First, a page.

Our comprehensive guide to lone working provides straightforward advice for anyone who employs lone workers.
A person is "alone" at work when they are on their own; when they cannot be seen or heard by another person. It is important to consider all situations carefully.
Working alone includes all employees who may go for a period of time where they do not have direct contact with a co-worker. For example, the receptionist in a large office building may be considered a "lone" worker.
Alternatively, a construction worker who is doing work in a bathroom or other location that cannot be seen by co-workers may also be considered a lone worker.
Other examples are:
Did you know that the Canadian Centre for Occupational Health and Safety recommends a check-in procedure for all employees working alone or in highrisk activities? This can include realtors, taxi drivers, social service employees, security guards, oilfield workers and employees in a multitude of other industries.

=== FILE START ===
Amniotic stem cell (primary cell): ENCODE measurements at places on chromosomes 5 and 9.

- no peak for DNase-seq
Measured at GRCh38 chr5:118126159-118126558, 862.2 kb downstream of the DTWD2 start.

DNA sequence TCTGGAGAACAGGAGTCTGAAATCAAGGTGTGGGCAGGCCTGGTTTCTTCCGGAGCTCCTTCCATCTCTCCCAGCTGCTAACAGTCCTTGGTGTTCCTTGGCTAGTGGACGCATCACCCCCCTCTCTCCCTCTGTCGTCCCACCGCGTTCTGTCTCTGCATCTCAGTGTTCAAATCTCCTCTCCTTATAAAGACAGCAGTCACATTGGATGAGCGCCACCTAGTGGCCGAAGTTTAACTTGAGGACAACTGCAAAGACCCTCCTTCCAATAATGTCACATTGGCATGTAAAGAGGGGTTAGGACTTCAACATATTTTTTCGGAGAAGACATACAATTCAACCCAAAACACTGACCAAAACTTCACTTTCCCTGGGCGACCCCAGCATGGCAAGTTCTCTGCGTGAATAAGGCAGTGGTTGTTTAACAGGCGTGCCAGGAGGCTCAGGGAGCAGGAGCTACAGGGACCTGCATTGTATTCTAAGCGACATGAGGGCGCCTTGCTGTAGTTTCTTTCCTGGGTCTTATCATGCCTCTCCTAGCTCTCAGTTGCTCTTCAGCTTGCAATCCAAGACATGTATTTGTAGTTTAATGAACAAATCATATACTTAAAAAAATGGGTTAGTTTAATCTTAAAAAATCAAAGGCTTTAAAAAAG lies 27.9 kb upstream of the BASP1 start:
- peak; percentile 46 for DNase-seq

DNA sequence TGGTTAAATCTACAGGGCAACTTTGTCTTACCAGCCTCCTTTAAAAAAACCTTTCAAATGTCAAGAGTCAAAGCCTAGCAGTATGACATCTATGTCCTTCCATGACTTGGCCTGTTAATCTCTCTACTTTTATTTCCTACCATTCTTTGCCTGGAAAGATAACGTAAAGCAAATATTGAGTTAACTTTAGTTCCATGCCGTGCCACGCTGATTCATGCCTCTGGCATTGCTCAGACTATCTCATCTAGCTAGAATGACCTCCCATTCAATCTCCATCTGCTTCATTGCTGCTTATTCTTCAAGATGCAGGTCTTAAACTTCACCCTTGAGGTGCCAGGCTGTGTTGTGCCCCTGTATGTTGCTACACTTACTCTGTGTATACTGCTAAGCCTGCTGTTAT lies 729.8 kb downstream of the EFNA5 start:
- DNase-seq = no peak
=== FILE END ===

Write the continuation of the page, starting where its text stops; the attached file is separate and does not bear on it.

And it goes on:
Interglobe’s ALONECheck recognizes the risks employees may encounter on a daily basis and has over a decade of experience getting people home safely. Our Client Care Team works with you and your employees to develop an effective and reliable employee safety program which respects the daily process of your employees while providing them with work alone safety monitoring 24/7/365.
Our team of educated customer service representatives are here to provide you safety, reliability and peace of mind for you and your employees.
Your Customized Solution can Include:
Is working alone a problem?
While it is not always hazardous to work alone, it can be when other circumstances are present. Whether a situation is a high or low risk will depend on the location, type of work, interaction with the public, or the consequences of an emergency, accident, injury, etc. This wide variety of circumstances makes it important to assess each situation individually.